Drinking Poison and Expecting the Other Person to Die
(Warning: Further Hugo neepery. Avoid if you’re bored with it.)
A question in email about a recent post, asking whether when I said, of one of the head Puppies, “So well done him, and I wish him all the best in his career,” if I was saying it with the same tone and meaning that a US Southerner might say “Well, bless his heart,” about someone they dislike, or see doing something irretrievably stupid.
Short answer: No.
Longer answer: No, and why would I? As a practical matter, and as hard as it might be for some to believe, publishing is not a zero-sum game; the success of other authors doesn’t have a direct or material effect on my success, except with regard to the small, indirect benefit that a genre that sells well has more readers overall, and those readers are unlikely to read only one author, and thus might read my stuff, too (if you think there’s no overlap in my readership or the readership of any Puppy author you might care to name, you are, to put it politely, very likely to be wrong). So, again, as a practical matter, wishing any other author a lack of success would have no benefit to me, while wishing them the best of success might accrue some small and indirect benefit. So there’s that.
As a moral and ethical matter, I do take to heart the adage, usually attributed to Buddha, but reasonable no matter who said it first, that hating someone is like drinking poison and expecting the other person to die. I don’t hate any of the Puppies; I have cause to personally dislike a couple of them, but even then I try not to get to that point of things, either. I posit that the large majority of them are or at least have the capacity to be, decent humans. I disagree with them on many points, and think their current course of action is stupid, wrong, detrimental and childish; I think many of them have behaved poorly, selfishly and in a way that highlights their own insecurities and personal issues; I think it’s sad they try to project those same insecurities and issues on others and use them to justify their own bad actions.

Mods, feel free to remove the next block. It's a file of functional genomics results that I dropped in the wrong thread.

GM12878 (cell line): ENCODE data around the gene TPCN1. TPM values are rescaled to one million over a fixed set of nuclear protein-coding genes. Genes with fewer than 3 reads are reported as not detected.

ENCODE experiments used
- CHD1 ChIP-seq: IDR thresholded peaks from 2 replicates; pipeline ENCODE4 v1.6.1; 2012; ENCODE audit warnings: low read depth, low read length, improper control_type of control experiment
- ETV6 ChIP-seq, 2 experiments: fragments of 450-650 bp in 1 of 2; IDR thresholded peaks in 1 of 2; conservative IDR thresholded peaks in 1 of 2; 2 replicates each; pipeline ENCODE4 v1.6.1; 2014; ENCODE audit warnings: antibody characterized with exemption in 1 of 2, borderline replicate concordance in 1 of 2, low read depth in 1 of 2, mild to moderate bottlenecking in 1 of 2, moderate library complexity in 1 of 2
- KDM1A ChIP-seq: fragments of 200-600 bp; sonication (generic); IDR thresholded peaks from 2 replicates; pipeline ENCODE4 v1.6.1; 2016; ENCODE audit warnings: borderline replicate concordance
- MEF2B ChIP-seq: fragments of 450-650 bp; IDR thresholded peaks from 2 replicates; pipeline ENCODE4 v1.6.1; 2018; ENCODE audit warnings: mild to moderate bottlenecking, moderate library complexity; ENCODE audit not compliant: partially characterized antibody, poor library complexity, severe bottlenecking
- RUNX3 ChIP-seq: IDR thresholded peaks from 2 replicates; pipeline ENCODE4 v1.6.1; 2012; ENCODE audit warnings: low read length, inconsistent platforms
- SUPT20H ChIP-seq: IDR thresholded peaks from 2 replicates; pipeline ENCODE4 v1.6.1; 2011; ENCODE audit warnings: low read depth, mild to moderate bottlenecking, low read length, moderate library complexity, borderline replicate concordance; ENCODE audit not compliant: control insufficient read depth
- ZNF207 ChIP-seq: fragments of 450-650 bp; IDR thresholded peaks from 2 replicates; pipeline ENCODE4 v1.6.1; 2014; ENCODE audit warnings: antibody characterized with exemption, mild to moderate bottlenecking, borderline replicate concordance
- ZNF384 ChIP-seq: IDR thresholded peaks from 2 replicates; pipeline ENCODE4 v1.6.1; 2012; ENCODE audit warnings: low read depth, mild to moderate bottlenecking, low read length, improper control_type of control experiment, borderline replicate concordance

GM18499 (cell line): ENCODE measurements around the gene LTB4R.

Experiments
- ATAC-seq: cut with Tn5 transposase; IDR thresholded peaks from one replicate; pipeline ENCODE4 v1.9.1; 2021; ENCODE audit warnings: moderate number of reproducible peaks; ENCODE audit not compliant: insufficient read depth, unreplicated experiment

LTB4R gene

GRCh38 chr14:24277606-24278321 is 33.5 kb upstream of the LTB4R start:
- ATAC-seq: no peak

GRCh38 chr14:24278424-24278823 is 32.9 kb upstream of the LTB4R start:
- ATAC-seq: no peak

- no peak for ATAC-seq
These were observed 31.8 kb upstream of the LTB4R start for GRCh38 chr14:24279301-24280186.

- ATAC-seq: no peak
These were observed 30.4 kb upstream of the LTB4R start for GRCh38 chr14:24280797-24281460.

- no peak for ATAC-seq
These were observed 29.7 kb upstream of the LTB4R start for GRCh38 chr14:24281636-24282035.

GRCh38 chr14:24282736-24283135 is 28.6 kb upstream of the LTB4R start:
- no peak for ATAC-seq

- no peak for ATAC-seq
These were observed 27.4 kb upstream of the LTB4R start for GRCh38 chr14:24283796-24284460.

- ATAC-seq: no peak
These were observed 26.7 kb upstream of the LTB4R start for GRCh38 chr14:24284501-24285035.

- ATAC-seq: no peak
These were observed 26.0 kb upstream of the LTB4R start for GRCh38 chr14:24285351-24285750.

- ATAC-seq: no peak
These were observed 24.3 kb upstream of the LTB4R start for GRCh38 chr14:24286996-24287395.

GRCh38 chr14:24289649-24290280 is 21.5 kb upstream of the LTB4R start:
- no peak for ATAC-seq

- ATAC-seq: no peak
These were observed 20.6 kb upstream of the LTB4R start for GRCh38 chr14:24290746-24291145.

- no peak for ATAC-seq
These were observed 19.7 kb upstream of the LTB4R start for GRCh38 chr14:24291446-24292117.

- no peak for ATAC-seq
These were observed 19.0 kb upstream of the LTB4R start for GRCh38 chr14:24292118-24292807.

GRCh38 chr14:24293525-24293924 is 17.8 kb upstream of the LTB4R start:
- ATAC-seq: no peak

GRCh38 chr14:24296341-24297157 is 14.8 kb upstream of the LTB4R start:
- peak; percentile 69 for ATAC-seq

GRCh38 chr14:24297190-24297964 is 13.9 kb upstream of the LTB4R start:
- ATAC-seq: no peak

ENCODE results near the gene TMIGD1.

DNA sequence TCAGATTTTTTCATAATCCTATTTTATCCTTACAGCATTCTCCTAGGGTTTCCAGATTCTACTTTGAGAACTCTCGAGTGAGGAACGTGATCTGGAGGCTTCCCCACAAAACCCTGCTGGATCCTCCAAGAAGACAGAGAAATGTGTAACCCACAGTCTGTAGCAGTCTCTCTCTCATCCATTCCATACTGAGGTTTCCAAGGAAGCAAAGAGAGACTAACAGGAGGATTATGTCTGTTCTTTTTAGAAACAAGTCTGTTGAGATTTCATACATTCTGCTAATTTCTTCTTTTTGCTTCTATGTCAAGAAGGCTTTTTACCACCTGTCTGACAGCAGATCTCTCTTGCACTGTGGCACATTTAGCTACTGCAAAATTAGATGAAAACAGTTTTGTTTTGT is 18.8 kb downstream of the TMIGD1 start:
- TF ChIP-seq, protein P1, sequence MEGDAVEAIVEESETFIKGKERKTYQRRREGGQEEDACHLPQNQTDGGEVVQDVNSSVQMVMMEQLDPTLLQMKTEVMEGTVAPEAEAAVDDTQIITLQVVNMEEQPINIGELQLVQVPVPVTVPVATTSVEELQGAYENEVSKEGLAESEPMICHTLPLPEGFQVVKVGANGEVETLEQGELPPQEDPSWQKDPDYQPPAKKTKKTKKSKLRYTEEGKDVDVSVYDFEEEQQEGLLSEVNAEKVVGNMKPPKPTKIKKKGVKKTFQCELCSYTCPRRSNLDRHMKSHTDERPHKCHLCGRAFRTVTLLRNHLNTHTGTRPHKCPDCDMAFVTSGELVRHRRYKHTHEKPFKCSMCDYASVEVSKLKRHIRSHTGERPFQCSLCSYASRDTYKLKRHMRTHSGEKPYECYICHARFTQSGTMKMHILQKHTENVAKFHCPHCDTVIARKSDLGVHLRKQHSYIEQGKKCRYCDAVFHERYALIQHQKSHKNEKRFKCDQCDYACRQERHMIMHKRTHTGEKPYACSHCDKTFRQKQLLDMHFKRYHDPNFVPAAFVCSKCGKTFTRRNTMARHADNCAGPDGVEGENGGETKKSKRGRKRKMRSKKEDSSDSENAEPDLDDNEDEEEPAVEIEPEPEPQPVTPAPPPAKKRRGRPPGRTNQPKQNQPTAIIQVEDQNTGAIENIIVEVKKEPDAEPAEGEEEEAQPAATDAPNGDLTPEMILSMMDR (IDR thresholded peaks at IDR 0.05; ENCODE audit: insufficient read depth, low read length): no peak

But that doesn’t rise to the level of hate, or actively wishing misfortune on them. I’m mostly sad for them, and occasionally irritated, the latter of which is my problem. And while I’m fine pointing out their bad actions and snarking on their bad logic, what I genuinely hope for them is that they might find a level of success that makes them happy, without the need to view their success through the prism of how their successes stack up to anyone else’s. This whole Puppy mess is because some of them weren’t happy, and were searching externally for that happiness, either by seeking a validation in outside rewards, or by punishing people they saw (erroneously and/or conspiratorially) blocking the path to that validation. Envy and revenge, basically. They’re drinking poison and hoping others die, or at the very least, suffer. It’s why they called themselves “Sad Puppies” in the first place: it was about what they thought their Hugo nominations would make people they decided they didn’t like feel.
Which is their karma. It doesn’t have to be mine (or yours).
So, no. I wish the Puppies success in their publishing endeavors, and I wish them happiness — genuine happiness, not contingent on comparison to, or the suffering of, others. I also wish for them the capacity to recognize success, and to be happy. It doesn’t seem they’re there yet. I hope they get there, and will cheer them if and when they do.